Choosing one of the options is a formal process that must be made by completing and signing a written notice. The notice must include or be accompanied by a certificate signed by a lawyer certifying that the lawyer has explained the effect and implications of the option chosen. It also needs to be lodged with the administrator of the estate.

There are also important time limits that apply to the election of an option. Where the estate is small enough not to require a grant of administration, the choice must be made within six months of the date of death, or, if administration of the estate is granted within that period, then within six months of the grant of administration. In all other cases it is within six months of the grant of administration. The time limit is important because the administrator of the estate may distribute the estate if no election has been made within the six month period, and once distributed it cannot be undone.

If Option A is chosen there is also a time-frame for the filing of the proceedings in court.

There is one important distinction between spouses and de facto partners in regard to the choice of options. Spouses have the right to choose Option A irrespective of the duration of the relationship, whereas de facto partners have that right only if their relationship lasted for three years or more; unless the court is satisfied that there was a child of the relationship or the surviving partner made a substantial contribution to the de facto relationship, and not having Option A would result in substantial injustice.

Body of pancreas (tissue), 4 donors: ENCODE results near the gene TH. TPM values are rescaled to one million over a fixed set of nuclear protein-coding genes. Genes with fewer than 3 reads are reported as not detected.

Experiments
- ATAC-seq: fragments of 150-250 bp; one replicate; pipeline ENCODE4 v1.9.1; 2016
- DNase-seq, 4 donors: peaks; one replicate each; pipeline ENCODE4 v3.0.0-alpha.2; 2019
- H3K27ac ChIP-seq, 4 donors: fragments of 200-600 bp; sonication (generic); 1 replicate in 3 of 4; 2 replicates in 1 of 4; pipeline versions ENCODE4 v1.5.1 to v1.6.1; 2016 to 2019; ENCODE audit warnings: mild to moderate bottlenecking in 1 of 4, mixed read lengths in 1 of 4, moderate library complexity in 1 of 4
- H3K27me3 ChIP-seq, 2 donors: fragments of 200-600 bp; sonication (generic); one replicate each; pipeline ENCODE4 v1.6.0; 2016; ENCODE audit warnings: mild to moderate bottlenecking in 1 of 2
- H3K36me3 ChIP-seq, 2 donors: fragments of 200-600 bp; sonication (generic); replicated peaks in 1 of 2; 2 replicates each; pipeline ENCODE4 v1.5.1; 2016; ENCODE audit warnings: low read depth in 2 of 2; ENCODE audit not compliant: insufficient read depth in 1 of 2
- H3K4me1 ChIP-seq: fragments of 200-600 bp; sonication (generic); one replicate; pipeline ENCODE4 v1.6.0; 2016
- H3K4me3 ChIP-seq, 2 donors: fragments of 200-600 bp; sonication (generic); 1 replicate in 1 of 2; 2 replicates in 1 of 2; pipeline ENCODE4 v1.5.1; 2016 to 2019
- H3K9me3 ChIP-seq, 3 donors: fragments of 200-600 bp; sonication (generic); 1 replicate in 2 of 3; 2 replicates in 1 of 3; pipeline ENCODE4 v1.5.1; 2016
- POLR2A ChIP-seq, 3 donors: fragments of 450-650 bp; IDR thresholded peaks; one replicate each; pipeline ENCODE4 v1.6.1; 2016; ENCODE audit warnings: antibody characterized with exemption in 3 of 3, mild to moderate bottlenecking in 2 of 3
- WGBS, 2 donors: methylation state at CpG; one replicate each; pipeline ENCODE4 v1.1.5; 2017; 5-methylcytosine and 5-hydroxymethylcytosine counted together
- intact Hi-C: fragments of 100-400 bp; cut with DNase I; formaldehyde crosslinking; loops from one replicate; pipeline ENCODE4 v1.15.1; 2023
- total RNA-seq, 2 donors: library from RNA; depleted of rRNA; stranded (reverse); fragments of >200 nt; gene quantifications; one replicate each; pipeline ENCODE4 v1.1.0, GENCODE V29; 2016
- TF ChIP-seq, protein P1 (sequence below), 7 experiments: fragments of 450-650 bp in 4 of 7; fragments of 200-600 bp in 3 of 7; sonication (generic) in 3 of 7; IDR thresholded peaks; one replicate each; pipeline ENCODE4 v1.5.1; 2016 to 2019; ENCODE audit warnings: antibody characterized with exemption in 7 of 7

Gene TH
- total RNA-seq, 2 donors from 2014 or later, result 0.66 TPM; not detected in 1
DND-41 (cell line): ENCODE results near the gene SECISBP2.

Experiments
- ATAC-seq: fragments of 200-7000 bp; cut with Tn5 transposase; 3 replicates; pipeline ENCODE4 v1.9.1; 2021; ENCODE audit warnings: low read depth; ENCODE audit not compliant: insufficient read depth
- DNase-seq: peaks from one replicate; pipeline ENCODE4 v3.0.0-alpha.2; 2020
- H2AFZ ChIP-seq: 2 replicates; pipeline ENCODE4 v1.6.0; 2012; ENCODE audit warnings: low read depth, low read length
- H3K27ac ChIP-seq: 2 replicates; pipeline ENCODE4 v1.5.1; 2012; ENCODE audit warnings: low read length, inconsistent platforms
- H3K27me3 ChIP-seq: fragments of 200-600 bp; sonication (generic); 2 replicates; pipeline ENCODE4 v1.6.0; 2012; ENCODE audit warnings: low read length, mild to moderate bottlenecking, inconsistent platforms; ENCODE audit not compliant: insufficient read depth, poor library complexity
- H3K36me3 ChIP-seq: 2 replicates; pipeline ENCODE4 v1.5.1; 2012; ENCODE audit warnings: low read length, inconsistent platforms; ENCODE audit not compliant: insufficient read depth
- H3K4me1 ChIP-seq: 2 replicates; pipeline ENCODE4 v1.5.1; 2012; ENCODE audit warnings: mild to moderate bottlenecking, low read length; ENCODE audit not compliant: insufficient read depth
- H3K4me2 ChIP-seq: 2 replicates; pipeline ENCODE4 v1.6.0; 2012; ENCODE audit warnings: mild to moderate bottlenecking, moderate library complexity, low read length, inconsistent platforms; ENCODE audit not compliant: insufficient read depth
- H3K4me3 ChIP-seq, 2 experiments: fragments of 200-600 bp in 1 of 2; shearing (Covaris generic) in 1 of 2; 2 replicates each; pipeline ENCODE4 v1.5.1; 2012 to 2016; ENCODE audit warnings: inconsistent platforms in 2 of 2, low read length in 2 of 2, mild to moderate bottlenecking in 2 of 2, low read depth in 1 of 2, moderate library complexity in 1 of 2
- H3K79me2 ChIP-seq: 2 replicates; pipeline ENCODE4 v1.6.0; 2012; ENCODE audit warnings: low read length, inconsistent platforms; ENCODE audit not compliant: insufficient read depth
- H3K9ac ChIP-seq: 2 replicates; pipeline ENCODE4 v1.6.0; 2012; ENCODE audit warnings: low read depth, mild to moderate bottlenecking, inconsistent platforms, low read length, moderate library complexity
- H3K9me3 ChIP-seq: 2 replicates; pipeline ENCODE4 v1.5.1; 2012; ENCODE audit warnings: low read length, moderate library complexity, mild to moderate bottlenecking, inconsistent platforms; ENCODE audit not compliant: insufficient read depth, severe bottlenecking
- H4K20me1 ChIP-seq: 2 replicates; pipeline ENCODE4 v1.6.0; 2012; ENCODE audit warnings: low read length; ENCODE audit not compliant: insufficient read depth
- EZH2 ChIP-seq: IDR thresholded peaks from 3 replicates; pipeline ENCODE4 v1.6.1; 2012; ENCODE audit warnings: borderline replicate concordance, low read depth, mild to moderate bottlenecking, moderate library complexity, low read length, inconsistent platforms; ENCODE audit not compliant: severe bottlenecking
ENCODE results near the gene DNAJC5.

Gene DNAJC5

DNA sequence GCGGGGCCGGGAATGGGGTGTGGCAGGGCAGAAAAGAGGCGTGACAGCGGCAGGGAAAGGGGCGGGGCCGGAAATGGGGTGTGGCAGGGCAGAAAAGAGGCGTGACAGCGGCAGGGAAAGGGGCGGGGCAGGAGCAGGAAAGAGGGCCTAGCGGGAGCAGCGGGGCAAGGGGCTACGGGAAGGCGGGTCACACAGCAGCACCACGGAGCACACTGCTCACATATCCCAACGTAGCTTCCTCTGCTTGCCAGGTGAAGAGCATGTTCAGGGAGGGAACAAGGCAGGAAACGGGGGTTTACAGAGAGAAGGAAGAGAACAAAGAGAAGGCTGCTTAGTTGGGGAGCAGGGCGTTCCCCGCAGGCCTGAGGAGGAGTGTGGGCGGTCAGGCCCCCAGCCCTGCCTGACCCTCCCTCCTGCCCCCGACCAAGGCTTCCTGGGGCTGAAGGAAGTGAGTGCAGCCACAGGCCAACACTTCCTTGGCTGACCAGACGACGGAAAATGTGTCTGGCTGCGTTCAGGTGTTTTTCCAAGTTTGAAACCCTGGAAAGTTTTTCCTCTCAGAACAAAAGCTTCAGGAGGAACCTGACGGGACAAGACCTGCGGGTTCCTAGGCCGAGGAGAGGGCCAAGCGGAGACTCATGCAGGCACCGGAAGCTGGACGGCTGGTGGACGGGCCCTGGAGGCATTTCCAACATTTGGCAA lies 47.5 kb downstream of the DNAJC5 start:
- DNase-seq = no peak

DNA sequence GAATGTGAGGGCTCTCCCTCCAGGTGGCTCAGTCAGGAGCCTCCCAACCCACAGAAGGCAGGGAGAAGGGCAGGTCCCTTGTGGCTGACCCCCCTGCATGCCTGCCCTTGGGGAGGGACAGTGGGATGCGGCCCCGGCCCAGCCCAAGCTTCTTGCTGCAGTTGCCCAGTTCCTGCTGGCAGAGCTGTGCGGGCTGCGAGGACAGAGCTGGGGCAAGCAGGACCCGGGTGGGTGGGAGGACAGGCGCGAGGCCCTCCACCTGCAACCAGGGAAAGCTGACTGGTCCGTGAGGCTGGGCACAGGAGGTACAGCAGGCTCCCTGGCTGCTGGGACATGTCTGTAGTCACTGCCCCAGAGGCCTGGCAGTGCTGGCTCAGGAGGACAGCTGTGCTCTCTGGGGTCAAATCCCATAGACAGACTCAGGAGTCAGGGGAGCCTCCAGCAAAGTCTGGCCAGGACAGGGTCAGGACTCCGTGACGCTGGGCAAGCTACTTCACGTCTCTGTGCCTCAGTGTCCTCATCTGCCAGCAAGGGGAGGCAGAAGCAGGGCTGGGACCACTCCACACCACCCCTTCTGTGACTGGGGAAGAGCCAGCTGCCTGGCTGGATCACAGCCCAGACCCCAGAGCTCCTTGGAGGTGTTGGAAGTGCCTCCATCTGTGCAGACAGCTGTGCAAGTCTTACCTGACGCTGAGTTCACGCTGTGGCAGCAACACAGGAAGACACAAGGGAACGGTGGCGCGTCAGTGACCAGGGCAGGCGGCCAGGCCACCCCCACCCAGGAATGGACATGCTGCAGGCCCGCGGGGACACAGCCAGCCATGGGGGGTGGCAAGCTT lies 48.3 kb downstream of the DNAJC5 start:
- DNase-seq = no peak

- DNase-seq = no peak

Option A

Generally speaking, choosing Option A means the equal sharing regime applies and that your lawful entitlement takes priority over the terms of the Will and you do not receive what has been provided for you under the terms of the Will.

 Option B

Under Option B the surviving spouse or partner elects not to apply for a division of the relationship property, but to inherit any provisions made in the deceased’s Will or available under intestacy provisions.

Option B is the default position if the survivor does not choose Option A within the time limit as detailed above, and in the manner prescribed.

 Summary

The election of Option A or B may result in vastly different outcomes and therefore it is crucial that you obtain proper legal advice about this election and the time-frames that apply to this election.

 

Snippets

Website

Our website and facebook page has had an update including new photos of Graeme McLelland, Sarah Jury and Louise Smith.  Please feel free to have a look at www.mcleods.co.nz.  We also regularly add articles of interest to our facebook page, please like us on facebook so you receive notifications of these postings.

 Staff Changes

Graeme McLelland’s legal executive Fianach Reeves has moved on.  We wish Fi all the best in her new endeavours.  Eimear Nelley (previously at reception) is bravely stepping into her shoes.  Did you know Eimear is an Irish-qualified Solicitor who has played rugby for the Irish Womens Rugby Team?  Check out our facebook page for more information.

Graeme McLelland is also back in the office at 110% after undergoing open heart surgery in July.

Those of you who know Graeme will know he has always prided himself on being fit and healthy, and has managed to be back at the office only 3 weeks after his surgery (half the recommended recovery time).

 

All information in this newsletter is to the best of the authors’ knowledge true and accurate. No liability is assumed by the authors, or publishers for any losses suffered by any person relying directly or indirectly upon this newsletter.  It is recommended that clients should consult a senior representative of the firm before acting upon this information.

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McLeods Lawyers — 21 Hobson Avenue, Kerikeri, Bay of Islands, New Zealand — Phone +64 9 407 0170 — Email law@mcleods.co.nz

The information on this site is not comprehensive legal advice. Please contact us for advice and information suited to your needs.